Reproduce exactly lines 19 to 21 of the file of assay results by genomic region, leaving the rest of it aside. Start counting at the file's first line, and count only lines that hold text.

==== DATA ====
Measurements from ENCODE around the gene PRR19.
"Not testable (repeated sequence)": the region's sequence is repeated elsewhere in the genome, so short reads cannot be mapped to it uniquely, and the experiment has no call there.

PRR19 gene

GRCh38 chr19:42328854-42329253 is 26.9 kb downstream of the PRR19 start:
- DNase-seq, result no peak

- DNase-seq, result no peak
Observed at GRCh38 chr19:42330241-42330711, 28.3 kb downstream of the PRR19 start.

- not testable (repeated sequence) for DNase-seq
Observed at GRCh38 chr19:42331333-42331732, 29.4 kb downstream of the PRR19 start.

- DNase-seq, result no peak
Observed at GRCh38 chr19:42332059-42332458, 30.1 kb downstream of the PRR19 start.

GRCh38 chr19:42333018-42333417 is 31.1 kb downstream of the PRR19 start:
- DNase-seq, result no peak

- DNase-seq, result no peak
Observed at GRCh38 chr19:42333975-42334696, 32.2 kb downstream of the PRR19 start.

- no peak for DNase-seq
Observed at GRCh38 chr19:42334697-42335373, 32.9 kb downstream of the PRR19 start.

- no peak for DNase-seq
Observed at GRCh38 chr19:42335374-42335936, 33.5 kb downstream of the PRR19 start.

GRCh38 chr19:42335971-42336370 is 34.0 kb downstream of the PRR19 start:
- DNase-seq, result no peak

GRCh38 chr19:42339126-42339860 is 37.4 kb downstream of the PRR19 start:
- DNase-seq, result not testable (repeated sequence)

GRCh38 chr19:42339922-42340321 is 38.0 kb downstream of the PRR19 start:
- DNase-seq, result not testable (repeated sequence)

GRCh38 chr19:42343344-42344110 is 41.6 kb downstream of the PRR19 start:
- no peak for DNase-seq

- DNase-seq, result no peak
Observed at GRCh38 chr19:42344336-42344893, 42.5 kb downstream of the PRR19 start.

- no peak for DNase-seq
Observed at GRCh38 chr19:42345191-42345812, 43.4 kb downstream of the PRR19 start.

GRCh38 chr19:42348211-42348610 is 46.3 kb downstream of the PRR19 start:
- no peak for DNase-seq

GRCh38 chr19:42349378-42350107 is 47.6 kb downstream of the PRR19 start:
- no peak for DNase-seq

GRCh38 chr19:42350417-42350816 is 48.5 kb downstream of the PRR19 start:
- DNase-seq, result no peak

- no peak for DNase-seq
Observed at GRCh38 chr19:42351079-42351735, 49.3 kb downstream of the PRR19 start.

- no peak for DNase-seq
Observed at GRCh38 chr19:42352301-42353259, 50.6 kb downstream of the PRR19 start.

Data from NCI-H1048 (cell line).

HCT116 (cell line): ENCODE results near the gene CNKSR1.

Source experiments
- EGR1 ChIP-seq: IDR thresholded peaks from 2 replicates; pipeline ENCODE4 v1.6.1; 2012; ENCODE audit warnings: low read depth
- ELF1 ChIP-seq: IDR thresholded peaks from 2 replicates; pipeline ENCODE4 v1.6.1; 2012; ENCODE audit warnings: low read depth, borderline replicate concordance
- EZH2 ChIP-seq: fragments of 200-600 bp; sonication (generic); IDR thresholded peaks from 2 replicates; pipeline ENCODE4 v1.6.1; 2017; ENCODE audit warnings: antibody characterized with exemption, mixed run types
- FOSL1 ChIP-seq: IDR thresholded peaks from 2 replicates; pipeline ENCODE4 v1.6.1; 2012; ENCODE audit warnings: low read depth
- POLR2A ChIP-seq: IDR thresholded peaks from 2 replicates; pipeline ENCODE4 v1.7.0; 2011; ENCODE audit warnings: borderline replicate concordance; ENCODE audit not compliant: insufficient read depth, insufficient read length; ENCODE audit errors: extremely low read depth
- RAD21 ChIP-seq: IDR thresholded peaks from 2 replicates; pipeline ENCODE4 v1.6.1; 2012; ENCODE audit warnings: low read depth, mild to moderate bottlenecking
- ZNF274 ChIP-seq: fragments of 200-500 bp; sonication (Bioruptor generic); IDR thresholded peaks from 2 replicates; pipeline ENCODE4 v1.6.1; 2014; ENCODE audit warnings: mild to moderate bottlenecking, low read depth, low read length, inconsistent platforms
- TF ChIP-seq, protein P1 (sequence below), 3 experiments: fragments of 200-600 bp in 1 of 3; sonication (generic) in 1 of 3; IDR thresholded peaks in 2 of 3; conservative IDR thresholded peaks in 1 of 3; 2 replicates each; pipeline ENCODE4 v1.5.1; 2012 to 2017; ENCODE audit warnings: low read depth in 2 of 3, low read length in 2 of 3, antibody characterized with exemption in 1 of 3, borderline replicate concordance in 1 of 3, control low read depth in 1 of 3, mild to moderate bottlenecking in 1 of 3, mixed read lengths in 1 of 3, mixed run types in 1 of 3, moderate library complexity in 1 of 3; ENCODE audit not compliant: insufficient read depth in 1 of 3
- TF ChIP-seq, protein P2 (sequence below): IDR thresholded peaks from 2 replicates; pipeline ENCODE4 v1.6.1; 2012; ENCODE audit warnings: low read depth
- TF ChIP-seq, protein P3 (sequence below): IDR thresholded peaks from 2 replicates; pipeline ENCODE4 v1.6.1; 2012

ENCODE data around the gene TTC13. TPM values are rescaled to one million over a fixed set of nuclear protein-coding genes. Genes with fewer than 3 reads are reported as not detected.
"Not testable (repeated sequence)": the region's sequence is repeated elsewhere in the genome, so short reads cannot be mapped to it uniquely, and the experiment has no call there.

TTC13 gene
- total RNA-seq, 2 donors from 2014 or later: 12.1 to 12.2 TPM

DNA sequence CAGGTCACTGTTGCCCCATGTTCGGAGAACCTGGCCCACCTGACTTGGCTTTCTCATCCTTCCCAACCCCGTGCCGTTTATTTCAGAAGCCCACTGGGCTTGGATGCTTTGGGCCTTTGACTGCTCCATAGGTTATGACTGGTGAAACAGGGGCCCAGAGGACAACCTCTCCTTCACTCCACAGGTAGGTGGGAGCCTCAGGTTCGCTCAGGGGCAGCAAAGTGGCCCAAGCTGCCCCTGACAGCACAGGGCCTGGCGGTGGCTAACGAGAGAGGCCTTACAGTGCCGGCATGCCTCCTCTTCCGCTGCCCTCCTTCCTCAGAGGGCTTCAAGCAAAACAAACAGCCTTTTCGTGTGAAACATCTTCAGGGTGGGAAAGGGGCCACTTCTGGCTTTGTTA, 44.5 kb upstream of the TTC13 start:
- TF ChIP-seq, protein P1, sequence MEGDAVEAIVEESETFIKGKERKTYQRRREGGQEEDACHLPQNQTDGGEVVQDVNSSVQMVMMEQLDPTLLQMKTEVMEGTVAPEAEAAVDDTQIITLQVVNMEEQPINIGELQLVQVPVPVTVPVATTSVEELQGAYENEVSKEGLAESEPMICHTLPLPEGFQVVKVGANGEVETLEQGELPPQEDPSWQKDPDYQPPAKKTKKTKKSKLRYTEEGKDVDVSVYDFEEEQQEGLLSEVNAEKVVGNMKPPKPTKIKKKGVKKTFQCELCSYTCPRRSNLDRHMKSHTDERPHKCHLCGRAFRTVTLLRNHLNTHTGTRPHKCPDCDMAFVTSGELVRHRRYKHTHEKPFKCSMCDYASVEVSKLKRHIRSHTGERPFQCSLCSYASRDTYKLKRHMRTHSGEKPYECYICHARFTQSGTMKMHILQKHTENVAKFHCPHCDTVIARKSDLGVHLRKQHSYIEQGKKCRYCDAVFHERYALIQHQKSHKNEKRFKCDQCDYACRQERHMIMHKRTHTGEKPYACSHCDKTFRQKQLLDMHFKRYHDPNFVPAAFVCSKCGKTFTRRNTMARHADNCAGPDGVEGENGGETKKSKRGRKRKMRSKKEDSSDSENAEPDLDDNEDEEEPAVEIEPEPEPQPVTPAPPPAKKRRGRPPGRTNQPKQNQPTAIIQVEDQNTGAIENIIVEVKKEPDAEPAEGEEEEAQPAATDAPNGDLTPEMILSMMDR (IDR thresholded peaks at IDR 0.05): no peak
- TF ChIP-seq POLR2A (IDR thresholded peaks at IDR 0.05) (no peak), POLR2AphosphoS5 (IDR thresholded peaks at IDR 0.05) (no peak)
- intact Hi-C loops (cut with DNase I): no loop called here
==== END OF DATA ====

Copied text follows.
Observed at GRCh38 chr19:42335374-42335936, 33.5 kb downstream of the PRR19 start.

GRCh38 chr19:42335971-42336370 is 34.0 kb downstream of the PRR19 start:
- DNase-seq, result no peak